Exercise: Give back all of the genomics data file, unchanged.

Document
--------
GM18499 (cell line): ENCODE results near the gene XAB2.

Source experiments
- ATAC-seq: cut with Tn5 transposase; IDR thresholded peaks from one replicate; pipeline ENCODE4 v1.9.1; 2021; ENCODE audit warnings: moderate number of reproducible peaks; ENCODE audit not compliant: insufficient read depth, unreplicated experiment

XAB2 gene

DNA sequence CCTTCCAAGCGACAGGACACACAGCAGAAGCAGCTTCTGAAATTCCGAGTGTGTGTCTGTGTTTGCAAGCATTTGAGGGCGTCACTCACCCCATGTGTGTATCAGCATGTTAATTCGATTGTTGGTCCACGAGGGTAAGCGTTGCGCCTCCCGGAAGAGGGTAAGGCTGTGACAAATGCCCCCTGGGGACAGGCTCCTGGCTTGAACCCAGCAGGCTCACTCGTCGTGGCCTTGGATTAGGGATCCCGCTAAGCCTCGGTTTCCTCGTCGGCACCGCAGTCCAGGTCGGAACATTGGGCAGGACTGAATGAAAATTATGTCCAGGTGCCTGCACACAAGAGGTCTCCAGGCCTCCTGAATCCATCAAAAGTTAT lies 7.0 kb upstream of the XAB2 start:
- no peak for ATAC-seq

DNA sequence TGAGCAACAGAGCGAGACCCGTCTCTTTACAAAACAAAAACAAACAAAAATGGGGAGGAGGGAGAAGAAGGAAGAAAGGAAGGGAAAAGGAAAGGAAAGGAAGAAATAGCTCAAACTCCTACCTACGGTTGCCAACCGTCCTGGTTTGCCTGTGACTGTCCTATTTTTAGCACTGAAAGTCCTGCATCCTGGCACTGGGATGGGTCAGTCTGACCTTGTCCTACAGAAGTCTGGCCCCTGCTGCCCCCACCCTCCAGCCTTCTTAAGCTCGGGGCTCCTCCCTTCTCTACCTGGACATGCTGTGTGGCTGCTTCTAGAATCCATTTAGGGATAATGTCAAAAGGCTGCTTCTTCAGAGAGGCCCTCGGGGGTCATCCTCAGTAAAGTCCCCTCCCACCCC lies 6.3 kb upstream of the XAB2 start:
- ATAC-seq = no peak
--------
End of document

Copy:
GM18499 (cell line): ENCODE results near the gene XAB2.

Source experiments
- ATAC-seq: cut with Tn5 transposase; IDR thresholded peaks from one replicate; pipeline ENCODE4 v1.9.1; 2021; ENCODE audit warnings: moderate number of reproducible peaks; ENCODE audit not compliant: insufficient read depth, unreplicated experiment

XAB2 gene

DNA sequence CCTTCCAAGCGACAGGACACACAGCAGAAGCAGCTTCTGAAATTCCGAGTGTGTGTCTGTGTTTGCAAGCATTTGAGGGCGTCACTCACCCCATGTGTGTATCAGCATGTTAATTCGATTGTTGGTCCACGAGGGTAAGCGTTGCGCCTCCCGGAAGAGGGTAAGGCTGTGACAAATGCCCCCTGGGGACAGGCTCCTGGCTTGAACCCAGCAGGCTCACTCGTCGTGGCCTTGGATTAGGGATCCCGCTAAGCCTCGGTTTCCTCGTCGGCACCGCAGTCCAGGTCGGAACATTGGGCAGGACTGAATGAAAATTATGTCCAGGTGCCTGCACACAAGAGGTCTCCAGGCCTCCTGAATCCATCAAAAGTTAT lies 7.0 kb upstream of the XAB2 start:
- no peak for ATAC-seq

DNA sequence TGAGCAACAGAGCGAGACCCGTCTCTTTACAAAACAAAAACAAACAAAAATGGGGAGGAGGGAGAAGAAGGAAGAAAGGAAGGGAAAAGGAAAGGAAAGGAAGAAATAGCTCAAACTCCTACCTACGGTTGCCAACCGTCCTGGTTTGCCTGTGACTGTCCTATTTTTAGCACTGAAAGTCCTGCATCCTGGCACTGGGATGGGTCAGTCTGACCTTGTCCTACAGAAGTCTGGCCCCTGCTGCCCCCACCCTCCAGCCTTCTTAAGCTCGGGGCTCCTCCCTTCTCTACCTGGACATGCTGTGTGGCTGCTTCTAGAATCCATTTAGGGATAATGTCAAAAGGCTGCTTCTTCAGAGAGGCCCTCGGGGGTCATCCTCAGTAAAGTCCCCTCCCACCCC lies 6.3 kb upstream of the XAB2 start:
- ATAC-seq = no peak